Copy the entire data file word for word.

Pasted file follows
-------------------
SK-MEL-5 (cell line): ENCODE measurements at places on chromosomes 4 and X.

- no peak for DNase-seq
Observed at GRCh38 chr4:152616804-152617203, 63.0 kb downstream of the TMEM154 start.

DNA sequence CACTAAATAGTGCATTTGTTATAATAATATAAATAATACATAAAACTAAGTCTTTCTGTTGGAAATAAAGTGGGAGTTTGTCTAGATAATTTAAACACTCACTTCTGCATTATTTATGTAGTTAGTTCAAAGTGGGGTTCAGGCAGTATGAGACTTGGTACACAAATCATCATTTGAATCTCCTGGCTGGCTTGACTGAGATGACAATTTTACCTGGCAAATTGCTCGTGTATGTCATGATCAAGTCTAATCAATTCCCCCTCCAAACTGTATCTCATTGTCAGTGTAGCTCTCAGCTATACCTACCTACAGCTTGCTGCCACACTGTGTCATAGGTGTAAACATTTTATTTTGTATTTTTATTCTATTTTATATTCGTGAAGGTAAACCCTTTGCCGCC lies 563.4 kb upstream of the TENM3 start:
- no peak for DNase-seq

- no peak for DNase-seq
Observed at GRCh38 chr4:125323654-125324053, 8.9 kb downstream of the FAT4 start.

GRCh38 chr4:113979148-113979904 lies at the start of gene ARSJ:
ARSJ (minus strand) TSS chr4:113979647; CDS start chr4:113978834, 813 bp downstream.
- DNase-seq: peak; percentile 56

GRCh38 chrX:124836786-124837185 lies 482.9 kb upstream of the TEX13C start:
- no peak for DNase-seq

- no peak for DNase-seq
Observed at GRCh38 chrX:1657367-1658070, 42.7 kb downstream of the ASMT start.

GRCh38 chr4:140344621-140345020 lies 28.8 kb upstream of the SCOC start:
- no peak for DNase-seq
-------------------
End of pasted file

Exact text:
SK-MEL-5 (cell line): ENCODE measurements at places on chromosomes 4 and X.

- no peak for DNase-seq
Observed at GRCh38 chr4:152616804-152617203, 63.0 kb downstream of the TMEM154 start.

DNA sequence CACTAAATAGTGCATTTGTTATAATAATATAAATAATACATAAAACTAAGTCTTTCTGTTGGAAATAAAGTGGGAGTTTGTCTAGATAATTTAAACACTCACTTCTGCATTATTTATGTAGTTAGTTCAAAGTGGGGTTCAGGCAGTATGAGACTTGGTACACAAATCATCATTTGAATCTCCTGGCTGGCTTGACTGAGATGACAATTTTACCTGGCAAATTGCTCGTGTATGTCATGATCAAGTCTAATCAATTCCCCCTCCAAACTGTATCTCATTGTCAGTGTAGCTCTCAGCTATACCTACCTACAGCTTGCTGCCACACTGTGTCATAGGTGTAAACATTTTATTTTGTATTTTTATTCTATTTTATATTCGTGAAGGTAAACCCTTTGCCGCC lies 563.4 kb upstream of the TENM3 start:
- no peak for DNase-seq

- no peak for DNase-seq
Observed at GRCh38 chr4:125323654-125324053, 8.9 kb downstream of the FAT4 start.

GRCh38 chr4:113979148-113979904 lies at the start of gene ARSJ:
ARSJ (minus strand) TSS chr4:113979647; CDS start chr4:113978834, 813 bp downstream.
- DNase-seq: peak; percentile 56

GRCh38 chrX:124836786-124837185 lies 482.9 kb upstream of the TEX13C start:
- no peak for DNase-seq

- no peak for DNase-seq
Observed at GRCh38 chrX:1657367-1658070, 42.7 kb downstream of the ASMT start.

GRCh38 chr4:140344621-140345020 lies 28.8 kb upstream of the SCOC start:
- no peak for DNase-seq